Solidarity with Ontario college teachers’ strike
At midnight on October 15, the Ontario Public Services Employee Union (OPSEU) went on strike after failing to reach an agreement with the College Employer Council in their collective bargaining process. OPSEU represents professors, counselors, instructors, and librarians across Ontario colleges. These 12,000 staff members from 24 colleges across the province are striking in opposition to job precarity and in support of academic freedom. Job precarity refers to the vulnerability or instability of part-time, contract, and seasonal jobs. Precarious workers are not offered secure, long-term contracts, are paid less for doing the same work as full-time or tenured employees, and are not protected from sudden termination of employment. OPSEU’S main demands include a 50:50 ratio of partial-load faculty to full-time faculty—currently, part-time contract instructors make up 70 per cent of the Ontario college professor workforce, meaning that colleges are paying more instructors less for the same amount of work. OPSEU has also demanded more academic freedom and decision-making power for faculty members in colleges. The Union argues that more secure and autonomous roles for professors, staff, and librarians will ensure a better education for their students.
At this time, 12,000 employees lack assurance of when their employment will be secured, and 300,000 students have had their classes cancelled without administrative compensation. The Union has been criticized for taking away student opportunities due to cancelled classes. However, we must realize that the root cause of the strike is college administrators’ exploitative labour practices and lack of consideration for staff and students. Thus, blame should not be directed at picketers. Understanding that precarious work harms people in various sectors of labour across the country, employees and students at educational institutions across the country must stand in solidarity with OPSEU in their fight to ensure that workers’ rights are respected.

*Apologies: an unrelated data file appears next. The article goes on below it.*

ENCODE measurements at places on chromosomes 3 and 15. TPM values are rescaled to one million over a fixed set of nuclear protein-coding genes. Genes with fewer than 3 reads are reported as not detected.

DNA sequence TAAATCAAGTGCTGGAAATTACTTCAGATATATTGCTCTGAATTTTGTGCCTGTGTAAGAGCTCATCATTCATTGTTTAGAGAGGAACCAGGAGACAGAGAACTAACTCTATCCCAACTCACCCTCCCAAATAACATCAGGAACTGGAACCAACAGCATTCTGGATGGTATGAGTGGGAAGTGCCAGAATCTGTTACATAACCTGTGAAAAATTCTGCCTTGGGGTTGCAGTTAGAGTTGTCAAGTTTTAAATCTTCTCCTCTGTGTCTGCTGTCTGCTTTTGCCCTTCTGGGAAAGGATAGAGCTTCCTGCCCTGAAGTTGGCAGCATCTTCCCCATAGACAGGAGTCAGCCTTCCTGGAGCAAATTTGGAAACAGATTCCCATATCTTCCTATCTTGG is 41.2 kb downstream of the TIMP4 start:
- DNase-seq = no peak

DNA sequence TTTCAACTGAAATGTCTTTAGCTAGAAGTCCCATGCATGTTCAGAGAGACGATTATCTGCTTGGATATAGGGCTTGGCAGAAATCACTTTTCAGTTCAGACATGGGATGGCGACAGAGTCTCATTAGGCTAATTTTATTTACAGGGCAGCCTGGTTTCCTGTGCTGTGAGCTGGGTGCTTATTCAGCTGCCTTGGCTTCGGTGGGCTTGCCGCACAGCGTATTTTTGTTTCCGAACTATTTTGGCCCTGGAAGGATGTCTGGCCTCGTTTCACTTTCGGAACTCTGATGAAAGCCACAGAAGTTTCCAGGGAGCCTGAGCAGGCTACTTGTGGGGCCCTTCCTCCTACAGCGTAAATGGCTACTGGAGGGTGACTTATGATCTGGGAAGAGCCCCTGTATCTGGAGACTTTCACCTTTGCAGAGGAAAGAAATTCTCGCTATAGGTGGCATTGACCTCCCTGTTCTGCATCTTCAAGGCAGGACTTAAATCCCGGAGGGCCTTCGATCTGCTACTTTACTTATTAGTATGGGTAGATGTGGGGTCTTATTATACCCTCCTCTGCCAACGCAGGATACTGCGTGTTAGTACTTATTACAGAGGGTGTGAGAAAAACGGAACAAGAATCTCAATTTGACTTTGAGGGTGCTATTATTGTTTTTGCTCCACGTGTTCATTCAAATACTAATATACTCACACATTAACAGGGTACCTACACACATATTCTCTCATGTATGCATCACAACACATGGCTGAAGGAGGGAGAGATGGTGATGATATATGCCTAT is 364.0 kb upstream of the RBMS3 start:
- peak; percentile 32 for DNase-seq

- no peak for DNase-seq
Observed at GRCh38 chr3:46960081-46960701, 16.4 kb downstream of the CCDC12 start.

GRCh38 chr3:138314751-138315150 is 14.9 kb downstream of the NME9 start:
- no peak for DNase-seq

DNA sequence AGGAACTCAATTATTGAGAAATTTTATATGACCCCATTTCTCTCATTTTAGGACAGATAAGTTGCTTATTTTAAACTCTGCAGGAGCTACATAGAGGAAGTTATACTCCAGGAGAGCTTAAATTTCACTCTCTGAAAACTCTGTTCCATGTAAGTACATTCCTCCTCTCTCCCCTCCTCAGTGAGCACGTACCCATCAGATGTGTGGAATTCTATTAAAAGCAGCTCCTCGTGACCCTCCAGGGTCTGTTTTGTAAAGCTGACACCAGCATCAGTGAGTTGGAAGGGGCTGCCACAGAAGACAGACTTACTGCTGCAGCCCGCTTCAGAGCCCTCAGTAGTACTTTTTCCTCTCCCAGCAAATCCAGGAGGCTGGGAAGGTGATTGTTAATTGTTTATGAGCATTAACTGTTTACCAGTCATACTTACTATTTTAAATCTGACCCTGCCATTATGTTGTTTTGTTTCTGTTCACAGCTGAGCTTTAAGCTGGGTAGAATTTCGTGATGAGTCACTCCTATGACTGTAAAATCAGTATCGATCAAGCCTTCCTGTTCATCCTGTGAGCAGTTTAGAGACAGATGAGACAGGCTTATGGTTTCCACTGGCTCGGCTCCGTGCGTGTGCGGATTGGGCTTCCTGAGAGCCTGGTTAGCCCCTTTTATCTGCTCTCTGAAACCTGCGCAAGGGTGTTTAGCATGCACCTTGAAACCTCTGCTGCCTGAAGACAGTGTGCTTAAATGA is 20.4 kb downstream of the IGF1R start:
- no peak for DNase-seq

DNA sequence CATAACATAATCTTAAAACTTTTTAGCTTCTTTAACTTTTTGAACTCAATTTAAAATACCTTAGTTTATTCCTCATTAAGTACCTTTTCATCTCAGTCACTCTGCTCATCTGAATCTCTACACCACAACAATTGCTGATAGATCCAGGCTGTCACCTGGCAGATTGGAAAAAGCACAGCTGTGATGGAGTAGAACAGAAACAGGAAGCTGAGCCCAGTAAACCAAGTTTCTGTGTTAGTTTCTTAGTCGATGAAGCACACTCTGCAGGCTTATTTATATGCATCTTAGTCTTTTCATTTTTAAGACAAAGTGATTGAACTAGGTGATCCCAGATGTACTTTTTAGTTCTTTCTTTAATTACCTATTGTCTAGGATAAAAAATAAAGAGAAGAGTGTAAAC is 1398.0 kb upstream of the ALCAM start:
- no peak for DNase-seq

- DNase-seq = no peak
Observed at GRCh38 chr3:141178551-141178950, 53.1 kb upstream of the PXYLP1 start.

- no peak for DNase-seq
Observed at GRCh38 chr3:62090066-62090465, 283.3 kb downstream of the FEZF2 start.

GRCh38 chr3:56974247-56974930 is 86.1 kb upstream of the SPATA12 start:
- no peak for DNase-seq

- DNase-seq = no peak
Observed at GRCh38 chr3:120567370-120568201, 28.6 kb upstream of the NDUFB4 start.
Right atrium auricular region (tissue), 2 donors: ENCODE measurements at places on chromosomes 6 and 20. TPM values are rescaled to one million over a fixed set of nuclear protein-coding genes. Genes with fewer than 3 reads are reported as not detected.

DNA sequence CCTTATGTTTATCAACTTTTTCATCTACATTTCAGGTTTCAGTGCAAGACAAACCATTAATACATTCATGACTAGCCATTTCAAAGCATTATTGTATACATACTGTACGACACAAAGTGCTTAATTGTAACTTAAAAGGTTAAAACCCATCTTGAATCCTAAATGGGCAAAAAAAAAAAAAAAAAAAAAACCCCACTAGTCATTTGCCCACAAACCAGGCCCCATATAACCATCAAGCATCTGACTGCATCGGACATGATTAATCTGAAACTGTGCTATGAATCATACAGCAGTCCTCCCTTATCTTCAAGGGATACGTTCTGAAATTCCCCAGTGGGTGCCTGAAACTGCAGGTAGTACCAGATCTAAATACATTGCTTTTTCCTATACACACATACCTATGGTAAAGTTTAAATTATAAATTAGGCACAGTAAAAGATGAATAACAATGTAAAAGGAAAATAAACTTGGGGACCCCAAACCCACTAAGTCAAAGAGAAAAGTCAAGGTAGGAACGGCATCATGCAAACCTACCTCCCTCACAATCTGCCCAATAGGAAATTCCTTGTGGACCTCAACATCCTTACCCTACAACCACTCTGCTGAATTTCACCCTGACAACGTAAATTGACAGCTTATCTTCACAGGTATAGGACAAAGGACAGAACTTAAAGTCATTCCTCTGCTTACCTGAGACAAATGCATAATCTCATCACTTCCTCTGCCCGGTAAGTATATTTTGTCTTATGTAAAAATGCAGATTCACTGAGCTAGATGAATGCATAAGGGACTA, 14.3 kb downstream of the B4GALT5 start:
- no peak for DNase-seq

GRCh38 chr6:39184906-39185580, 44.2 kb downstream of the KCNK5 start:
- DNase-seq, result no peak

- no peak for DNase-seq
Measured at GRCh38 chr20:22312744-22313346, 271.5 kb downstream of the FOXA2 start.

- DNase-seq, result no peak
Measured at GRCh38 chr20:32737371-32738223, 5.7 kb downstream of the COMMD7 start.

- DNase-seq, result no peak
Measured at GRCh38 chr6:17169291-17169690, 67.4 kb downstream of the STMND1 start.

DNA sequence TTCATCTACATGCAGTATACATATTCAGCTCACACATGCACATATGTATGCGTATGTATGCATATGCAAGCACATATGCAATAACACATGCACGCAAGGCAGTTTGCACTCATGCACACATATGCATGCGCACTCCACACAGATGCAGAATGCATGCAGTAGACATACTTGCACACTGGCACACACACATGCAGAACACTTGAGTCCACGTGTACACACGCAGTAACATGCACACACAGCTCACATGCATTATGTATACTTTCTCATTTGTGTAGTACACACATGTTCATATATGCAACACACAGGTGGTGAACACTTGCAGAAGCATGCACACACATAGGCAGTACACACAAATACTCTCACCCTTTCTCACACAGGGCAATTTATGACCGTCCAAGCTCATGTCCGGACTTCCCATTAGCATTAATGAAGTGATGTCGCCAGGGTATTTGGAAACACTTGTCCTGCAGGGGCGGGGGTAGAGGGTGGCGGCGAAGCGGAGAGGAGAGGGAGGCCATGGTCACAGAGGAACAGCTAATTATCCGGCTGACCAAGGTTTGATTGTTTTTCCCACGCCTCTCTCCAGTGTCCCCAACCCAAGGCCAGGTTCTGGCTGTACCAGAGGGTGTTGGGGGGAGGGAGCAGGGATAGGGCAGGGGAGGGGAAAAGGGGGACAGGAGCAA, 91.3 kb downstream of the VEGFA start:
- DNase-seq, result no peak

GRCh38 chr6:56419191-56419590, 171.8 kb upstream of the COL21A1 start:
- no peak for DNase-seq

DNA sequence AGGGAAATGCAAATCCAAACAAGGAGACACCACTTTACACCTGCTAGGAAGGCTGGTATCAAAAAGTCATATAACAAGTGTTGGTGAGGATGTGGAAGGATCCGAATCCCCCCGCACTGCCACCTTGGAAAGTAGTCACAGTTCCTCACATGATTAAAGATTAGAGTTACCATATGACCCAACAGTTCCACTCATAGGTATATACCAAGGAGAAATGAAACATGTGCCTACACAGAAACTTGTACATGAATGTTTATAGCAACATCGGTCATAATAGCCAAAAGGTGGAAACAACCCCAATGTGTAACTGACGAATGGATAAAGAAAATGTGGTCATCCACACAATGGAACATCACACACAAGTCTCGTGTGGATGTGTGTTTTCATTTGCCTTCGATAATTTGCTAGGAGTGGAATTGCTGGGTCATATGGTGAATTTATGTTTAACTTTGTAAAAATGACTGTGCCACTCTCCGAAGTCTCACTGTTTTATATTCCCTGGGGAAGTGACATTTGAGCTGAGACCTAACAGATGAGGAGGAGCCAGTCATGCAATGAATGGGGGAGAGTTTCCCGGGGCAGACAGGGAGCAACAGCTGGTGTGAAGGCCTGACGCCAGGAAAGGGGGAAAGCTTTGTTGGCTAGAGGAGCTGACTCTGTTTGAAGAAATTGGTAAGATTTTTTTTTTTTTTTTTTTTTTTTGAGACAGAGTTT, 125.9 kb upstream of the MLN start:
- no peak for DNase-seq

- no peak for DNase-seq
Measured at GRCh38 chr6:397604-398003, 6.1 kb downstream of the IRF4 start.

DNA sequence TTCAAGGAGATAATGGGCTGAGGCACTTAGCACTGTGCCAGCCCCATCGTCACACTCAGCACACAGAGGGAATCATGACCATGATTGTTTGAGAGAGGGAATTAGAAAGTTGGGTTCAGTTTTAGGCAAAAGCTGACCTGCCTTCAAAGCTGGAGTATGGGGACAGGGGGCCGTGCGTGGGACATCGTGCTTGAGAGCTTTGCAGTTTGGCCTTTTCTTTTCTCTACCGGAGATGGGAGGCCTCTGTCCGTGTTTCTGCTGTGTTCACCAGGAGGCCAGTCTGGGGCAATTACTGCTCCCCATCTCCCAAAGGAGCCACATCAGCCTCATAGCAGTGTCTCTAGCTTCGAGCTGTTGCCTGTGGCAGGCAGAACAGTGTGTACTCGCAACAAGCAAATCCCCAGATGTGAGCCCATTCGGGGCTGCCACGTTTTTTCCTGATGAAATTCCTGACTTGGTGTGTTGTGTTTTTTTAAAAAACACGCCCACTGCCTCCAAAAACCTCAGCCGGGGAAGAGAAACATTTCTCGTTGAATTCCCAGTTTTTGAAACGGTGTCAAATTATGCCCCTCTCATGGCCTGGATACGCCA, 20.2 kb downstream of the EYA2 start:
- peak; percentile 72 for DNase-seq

The movement against job precarity also impacts the Mcgill community. Just last year, the Association of Mcgill University Support Employees (AMUSE), a union representing student and non-student casual employees on campus, went on strike after failing to reach an agreement with Mcgill. Their demands included a living wage, improved transparency and efficiency in hiring, and access to resources such as health benefits and ID cards. AMUSE also decried job casualisation on campus, the process through which more jobs are designated to “casual” employees, thus forcing employees to take on more responsibility without increasing job security or pay. AMUSE’S strike resulted in an increase in wages. In the time since the strike, Floor Fellows have also been unionized and are now paid for their roles in Mcgill residences.
There was, however, a notable lack of support for AMUSE during its strike last year, and the same hostility now colours conversations around the OPSEU strike. During the AMUSE strike, particularly during their soft picket of the Edward Snowden lecture, union members faced criticism and harassment from students claiming that the strike was an inconvenience for the Mcgill community. Similarly, the current OPSEU strike has elicited frustrated responses from students who are concerned about the ways in which their own lives have been put on hold. While this is understandable, those on the front lines of the picket are working towards a more equitable labour standard for themselves, students, and all future workers. The fight against job precarity and casualisation hopes to improve both today’s labour market and worker’s rights for future generations. Students and allies must recognise the sacrifices being made by picketers in order to ensure that OPSEU’S requests are met. Students should also make their allyship apparent through physical presence, statements of solidarity, and by raising awareness about job precarity and its impact on all of us.
The Mcgill Daily editorial board would like to acknowledge that Inori Roy, Coordinating Editor, is also the President of AMUSE. However, the opinions expressed in this editorial are those of the entire editorial board.